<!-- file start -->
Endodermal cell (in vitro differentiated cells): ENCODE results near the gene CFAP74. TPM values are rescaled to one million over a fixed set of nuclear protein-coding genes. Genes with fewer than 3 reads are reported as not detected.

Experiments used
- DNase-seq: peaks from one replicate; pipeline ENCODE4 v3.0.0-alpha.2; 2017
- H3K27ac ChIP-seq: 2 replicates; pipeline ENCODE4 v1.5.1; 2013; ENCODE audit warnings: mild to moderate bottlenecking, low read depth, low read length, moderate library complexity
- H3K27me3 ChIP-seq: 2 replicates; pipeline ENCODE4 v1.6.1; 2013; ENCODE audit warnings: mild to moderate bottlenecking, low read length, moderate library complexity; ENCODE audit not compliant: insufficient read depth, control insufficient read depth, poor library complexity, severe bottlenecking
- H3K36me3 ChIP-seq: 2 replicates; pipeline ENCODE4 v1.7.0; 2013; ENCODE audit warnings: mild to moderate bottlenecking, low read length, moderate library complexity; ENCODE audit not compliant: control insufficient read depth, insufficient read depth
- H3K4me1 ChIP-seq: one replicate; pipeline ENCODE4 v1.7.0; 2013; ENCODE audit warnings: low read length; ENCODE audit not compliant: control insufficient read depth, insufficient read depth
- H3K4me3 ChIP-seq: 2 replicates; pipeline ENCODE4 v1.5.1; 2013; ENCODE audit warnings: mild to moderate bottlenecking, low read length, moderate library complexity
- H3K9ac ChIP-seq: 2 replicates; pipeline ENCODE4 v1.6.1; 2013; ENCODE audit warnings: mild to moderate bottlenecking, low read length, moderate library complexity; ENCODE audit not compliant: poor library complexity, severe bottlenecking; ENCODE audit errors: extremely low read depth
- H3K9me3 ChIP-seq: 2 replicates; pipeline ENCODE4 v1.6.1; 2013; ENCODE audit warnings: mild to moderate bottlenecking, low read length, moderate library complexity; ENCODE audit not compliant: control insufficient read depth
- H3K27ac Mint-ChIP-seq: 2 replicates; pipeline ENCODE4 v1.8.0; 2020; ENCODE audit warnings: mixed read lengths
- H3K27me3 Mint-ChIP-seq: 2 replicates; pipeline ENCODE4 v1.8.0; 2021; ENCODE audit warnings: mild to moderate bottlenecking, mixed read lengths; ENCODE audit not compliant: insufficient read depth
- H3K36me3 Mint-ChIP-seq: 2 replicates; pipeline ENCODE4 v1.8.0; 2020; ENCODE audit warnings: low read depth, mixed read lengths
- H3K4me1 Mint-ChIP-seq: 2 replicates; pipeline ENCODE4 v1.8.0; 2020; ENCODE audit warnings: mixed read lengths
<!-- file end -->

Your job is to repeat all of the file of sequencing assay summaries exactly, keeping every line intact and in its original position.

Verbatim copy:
Endodermal cell (in vitro differentiated cells): ENCODE results near the gene CFAP74. TPM values are rescaled to one million over a fixed set of nuclear protein-coding genes. Genes with fewer than 3 reads are reported as not detected.

Experiments used
- DNase-seq: peaks from one replicate; pipeline ENCODE4 v3.0.0-alpha.2; 2017
- H3K27ac ChIP-seq: 2 replicates; pipeline ENCODE4 v1.5.1; 2013; ENCODE audit warnings: mild to moderate bottlenecking, low read depth, low read length, moderate library complexity
- H3K27me3 ChIP-seq: 2 replicates; pipeline ENCODE4 v1.6.1; 2013; ENCODE audit warnings: mild to moderate bottlenecking, low read length, moderate library complexity; ENCODE audit not compliant: insufficient read depth, control insufficient read depth, poor library complexity, severe bottlenecking
- H3K36me3 ChIP-seq: 2 replicates; pipeline ENCODE4 v1.7.0; 2013; ENCODE audit warnings: mild to moderate bottlenecking, low read length, moderate library complexity; ENCODE audit not compliant: control insufficient read depth, insufficient read depth
- H3K4me1 ChIP-seq: one replicate; pipeline ENCODE4 v1.7.0; 2013; ENCODE audit warnings: low read length; ENCODE audit not compliant: control insufficient read depth, insufficient read depth
- H3K4me3 ChIP-seq: 2 replicates; pipeline ENCODE4 v1.5.1; 2013; ENCODE audit warnings: mild to moderate bottlenecking, low read length, moderate library complexity
- H3K9ac ChIP-seq: 2 replicates; pipeline ENCODE4 v1.6.1; 2013; ENCODE audit warnings: mild to moderate bottlenecking, low read length, moderate library complexity; ENCODE audit not compliant: poor library complexity, severe bottlenecking; ENCODE audit errors: extremely low read depth
- H3K9me3 ChIP-seq: 2 replicates; pipeline ENCODE4 v1.6.1; 2013; ENCODE audit warnings: mild to moderate bottlenecking, low read length, moderate library complexity; ENCODE audit not compliant: control insufficient read depth
- H3K27ac Mint-ChIP-seq: 2 replicates; pipeline ENCODE4 v1.8.0; 2020; ENCODE audit warnings: mixed read lengths
- H3K27me3 Mint-ChIP-seq: 2 replicates; pipeline ENCODE4 v1.8.0; 2021; ENCODE audit warnings: mild to moderate bottlenecking, mixed read lengths; ENCODE audit not compliant: insufficient read depth
- H3K36me3 Mint-ChIP-seq: 2 replicates; pipeline ENCODE4 v1.8.0; 2020; ENCODE audit warnings: low read depth, mixed read lengths
- H3K4me1 Mint-ChIP-seq: 2 replicates; pipeline ENCODE4 v1.8.0; 2020; ENCODE audit warnings: mixed read lengths